I smiled and took his gift, most likely from our program or the neighborhood food pantry. Then I went back into the living room, took the saran wrap off the little straw that was attached to the juice box and stuck it into the little aluminum foil covered hole at the top corner of the little box and began slurping noisily, smiling at the little boy who took a seat on the foam block opposite me. Tears flowed out of my eyes as I slurped my grape juice because I had seen the inside of hos family’s refrigerator when he was reaching in to get the little juice box. There was nothing in it, except one other little juice box! That was it! On all four metal shelves! In the two big, clear plastic vegetable and fruit drawers! The yellow refrigerator 60 watt light bulb shone starkly, shone meanly on all that barrenness.

I remember saying, to the little boy, through my tears: YOU’RE SUCH A GOOD BOY! YOU’RE SUCH A GOOD BOY!

And he was such a good baby!

Just like the five week old baby who died such a premature death on the outskirts of Green Hill Park, on a cold winter night, here in Worcester.


Christmas-time magic

By Rosalie Tirella

Yesterday I stopped into a jewelry store. I was looking for a necklace and knew what I wanted: something big and chunky, maybe with a cross dangling from the end. Definitely colorful. Maybe even clanky! Something FUN. I was at one of the stands sifting through just such an array of clunky, clanky, colorful junk encrusted with ersatz-stones, fake pearls the size of jaw breaker gum balls when it happened, as it always happens to me when I’m at a jewelry kiosk and faced with what feels like an infinite number of choices: a kind of mental inertia sets in as I look at, continue to look at, then gawk at, scores and scores of shiny, blinking, sparkly trinkets, doing nothing, WANTING THEM ALL, but doing absolutely nothing, not lifting a finger, to bring the baubles to Mama! It’s like I’m hypnotized – as if someone had placed a shiny, bright object in front of my eyes and twirled it! To make matters worse my tiny purse with its tightly drawn purse strings, precludes me from buying a bunch of baubles – I can only afford to buy one – maybe two, if I’m being extravagant – necklaces!

I’ve known this feeling (wanting but not getting) all my life – starting as a child growing up in Green Island and walking to White’s Five and Ten store on Millbury Street to “just look” at all the plastic dolls and plastic cookware and high tea sets that I would buy for my plastic dolls – if I could buy the plastic dolls. But we were poor. I knew my single mother, who worked 60 hours a week as a countergirl at the dry cleaners right down the street, couldn’t afford to buy me treats like these whenever I got the itch – they were meant for birthdays and Christmas. I, like my mom and two kid sisters, was used to living lean, but I still liked to pretend shop, look over the goods, enjoyed seeing their lively colors and interesting shapes. Pretty stuffed animals – big and small, bags of cats’ eyes marbles with their own vinyl pouches, Popeye and Mickey Mouse sticker games! Walking down the long toy aisle at White’s was like walking through the carnivals that would sometimes come to Kelley Square and set up for the weekend in St. Anthony’s church parking lot!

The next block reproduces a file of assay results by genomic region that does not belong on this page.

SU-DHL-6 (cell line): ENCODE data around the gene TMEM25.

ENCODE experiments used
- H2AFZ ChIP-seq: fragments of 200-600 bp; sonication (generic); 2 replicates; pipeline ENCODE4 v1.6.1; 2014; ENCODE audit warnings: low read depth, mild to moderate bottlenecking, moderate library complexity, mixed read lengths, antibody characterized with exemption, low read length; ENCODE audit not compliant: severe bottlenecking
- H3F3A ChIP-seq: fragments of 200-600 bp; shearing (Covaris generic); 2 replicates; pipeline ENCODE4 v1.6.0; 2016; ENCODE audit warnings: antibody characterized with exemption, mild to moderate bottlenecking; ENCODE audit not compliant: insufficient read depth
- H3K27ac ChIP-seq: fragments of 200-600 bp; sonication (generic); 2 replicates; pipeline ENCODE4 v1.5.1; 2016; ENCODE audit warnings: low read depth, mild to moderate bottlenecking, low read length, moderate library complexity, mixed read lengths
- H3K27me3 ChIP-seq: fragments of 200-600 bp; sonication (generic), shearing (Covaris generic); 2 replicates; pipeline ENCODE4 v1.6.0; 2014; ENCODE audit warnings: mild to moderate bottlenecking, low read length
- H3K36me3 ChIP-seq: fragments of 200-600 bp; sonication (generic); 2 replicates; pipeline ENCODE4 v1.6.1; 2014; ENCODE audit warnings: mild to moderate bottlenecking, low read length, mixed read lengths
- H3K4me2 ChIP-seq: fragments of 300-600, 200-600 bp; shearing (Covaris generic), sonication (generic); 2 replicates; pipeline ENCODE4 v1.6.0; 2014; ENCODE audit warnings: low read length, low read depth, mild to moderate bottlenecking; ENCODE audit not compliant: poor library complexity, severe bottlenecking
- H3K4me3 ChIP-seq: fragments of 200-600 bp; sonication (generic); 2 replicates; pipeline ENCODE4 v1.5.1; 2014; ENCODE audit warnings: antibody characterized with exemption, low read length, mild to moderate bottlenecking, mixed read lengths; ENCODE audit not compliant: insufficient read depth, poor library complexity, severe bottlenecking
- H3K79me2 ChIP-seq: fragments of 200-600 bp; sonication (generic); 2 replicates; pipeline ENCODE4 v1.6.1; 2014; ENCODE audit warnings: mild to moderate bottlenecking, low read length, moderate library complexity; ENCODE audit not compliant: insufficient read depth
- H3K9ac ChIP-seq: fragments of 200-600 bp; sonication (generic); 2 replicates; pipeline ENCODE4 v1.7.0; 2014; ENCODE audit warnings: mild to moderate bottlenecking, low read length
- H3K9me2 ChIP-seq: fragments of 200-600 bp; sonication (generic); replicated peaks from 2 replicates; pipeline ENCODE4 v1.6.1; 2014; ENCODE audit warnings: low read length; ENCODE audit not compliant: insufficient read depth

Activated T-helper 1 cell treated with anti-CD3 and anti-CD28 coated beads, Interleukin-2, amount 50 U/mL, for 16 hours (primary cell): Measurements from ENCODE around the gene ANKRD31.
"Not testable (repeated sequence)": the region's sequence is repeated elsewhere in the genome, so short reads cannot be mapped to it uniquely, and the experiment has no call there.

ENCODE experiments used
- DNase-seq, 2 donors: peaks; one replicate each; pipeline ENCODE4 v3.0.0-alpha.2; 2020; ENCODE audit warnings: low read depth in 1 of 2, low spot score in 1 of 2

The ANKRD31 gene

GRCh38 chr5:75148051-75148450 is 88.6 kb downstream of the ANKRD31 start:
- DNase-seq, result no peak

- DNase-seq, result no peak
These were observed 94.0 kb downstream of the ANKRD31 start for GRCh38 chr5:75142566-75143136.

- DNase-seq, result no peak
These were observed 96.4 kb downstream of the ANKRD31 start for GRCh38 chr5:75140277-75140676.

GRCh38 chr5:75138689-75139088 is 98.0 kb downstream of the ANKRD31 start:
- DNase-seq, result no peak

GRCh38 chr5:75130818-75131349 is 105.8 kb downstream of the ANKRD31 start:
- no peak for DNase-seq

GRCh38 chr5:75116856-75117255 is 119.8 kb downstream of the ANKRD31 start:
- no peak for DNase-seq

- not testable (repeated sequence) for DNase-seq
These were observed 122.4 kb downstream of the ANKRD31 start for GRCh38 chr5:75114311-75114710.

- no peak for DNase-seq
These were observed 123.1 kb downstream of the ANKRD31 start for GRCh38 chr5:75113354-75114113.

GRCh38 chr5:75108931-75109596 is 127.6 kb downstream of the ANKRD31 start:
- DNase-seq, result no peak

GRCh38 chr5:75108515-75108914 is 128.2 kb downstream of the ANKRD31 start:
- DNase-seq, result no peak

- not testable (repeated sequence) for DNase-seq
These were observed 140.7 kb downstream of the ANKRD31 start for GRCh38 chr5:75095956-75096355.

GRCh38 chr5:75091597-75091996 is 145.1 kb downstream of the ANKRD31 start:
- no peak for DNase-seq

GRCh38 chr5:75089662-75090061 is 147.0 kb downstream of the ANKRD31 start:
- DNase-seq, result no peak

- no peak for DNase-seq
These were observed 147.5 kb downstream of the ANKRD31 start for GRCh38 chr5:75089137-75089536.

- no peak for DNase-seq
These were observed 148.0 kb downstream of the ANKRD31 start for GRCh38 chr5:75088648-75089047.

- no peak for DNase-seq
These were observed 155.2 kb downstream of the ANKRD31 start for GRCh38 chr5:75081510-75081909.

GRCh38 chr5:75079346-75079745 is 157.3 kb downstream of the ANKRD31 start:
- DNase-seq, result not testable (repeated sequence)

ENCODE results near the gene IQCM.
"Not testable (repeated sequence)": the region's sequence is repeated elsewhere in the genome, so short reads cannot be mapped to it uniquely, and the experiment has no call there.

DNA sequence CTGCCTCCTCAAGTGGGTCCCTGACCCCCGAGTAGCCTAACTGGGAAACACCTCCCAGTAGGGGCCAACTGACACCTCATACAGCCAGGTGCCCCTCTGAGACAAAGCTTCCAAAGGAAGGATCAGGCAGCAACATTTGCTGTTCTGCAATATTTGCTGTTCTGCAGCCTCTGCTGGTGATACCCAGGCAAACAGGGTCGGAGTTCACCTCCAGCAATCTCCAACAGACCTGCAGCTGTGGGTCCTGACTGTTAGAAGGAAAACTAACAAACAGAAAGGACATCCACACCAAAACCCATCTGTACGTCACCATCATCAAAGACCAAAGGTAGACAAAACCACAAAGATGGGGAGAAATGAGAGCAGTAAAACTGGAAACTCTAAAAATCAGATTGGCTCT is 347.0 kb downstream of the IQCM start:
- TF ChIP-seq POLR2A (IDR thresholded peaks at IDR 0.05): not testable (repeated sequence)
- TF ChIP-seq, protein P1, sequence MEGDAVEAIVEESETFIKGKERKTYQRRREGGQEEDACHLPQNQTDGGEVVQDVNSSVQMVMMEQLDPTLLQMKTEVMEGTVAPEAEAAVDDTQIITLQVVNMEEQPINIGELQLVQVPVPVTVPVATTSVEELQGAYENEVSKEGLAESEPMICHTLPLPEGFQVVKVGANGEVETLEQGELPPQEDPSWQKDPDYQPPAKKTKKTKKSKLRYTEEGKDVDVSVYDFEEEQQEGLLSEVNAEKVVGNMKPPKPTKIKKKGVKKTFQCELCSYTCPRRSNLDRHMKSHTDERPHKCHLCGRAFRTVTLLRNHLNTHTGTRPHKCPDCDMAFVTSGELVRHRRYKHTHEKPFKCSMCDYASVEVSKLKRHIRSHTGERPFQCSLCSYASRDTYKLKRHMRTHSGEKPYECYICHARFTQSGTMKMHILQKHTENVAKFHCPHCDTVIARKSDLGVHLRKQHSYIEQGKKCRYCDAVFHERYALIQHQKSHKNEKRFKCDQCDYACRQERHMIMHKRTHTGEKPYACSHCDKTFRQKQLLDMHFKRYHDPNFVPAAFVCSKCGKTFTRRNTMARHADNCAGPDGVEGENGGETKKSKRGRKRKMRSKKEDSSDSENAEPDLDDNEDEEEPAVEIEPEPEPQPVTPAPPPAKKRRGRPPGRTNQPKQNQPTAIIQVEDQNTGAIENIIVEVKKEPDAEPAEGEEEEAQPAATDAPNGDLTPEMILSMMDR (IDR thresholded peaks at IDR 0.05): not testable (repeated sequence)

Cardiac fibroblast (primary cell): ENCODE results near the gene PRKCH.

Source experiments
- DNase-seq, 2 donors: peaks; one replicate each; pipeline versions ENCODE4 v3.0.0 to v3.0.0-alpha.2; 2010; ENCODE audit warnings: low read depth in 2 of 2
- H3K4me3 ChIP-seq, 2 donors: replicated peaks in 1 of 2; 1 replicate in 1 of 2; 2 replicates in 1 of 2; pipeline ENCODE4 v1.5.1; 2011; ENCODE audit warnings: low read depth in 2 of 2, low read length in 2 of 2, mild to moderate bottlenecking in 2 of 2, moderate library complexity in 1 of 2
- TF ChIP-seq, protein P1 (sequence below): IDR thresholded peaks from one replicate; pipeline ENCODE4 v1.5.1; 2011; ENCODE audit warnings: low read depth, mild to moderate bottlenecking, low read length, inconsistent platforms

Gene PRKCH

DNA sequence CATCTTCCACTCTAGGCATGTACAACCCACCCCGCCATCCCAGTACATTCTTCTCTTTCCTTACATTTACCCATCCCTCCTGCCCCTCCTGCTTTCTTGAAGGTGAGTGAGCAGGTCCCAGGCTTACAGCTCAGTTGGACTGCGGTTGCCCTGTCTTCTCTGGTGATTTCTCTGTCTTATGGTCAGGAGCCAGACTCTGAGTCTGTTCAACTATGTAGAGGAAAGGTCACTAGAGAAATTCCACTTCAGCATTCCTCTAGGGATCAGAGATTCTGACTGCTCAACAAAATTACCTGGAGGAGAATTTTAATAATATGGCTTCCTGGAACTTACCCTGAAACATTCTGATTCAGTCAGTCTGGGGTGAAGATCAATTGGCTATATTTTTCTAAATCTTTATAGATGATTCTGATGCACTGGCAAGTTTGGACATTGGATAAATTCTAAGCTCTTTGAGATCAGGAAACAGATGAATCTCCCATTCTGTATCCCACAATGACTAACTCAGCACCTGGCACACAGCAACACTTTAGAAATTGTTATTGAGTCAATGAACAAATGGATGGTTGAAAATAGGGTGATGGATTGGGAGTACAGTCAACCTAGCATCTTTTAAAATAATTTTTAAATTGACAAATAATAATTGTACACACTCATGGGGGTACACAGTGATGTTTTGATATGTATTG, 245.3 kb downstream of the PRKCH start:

So I would “visit” with owners Mr. and Mrs. White, chatting politely with them about my school, Lamartine Street School, and my teachers there, and Yes!, my mom was fine, thank you! Mrs. White, all the while staring at, mesmerized by Mrs. White’s foot-high (no lie!) jet-black-dyed bouffant. Mrs. White was a tall women to begin with, but with her teased-out and poofed-up hairstyle and her no-nonsense high heel shoes that capped off her very business appropriate crepe dresses, she was a human sky scraper to me! No! A natural wonder! I spent these pretend shopping afternoons at Whites literally looking up at Mrs. White at all times, the Sequoia to my tit-mouse!

Now here it was, years later, and I was in the jewelry store feeling just like that little Green Island girl – wanting the goodies but not getting the goodies – with no pleasant sounding and spectacular looking Mrs. White to soften the blow!

Maybe because it’s Christmas time, but yesterday I was missing Mrs. White and all the 30 or so small biz owners and their shops that once lined Millbury Street from Kelley Square to Crompton Park. The folks who owned the fish market, the Polish grocery store where they made their own kielbasa that my sisters and I loved, the shoe store where the owner always had you stand on this giant metal footprint so he could measure your foot perfectly with a sliding ruler, the fruit store with the male manager whose butt was huge and SQUARE!, the dimly lit hardware store, the even more dimly lit (go figure!) tailor’s shop where the tailor kept 30 or so canaries in a huge bird cage by his sewing machine so he could enjoy their beauty while he worked, the diner, the hamburger joint where my sisters and I ate a snack after coming home from junior high, my sister slamming her skinny body onto the sides of the huge pinball machine there to make the balls roll the way she wanted them to – just like the boys did with whom she played…or my mom and her sweet, stalwart ways pulling out our sad little Christmas tree out of an old trunk, the one whose lights had stopped working years ago. It was with those feelings that I turned around in the jewelry store, looking for … I can’t exactly say what …

And there she was looking back at me: a saleswoman wearing a crisply ironed navy blue skirt and blazer, and white blouse – a saleswoman in her mid-70s. This saleslady was so nicely dressed that I immediately thought of the salesladies at the old Sylvia’s Dress Shop on Franklin Street or Barnard’s on Main Street – when downtown Worcester was in her heyday, throwing off her own flinty – never flirty! – white Christmas light.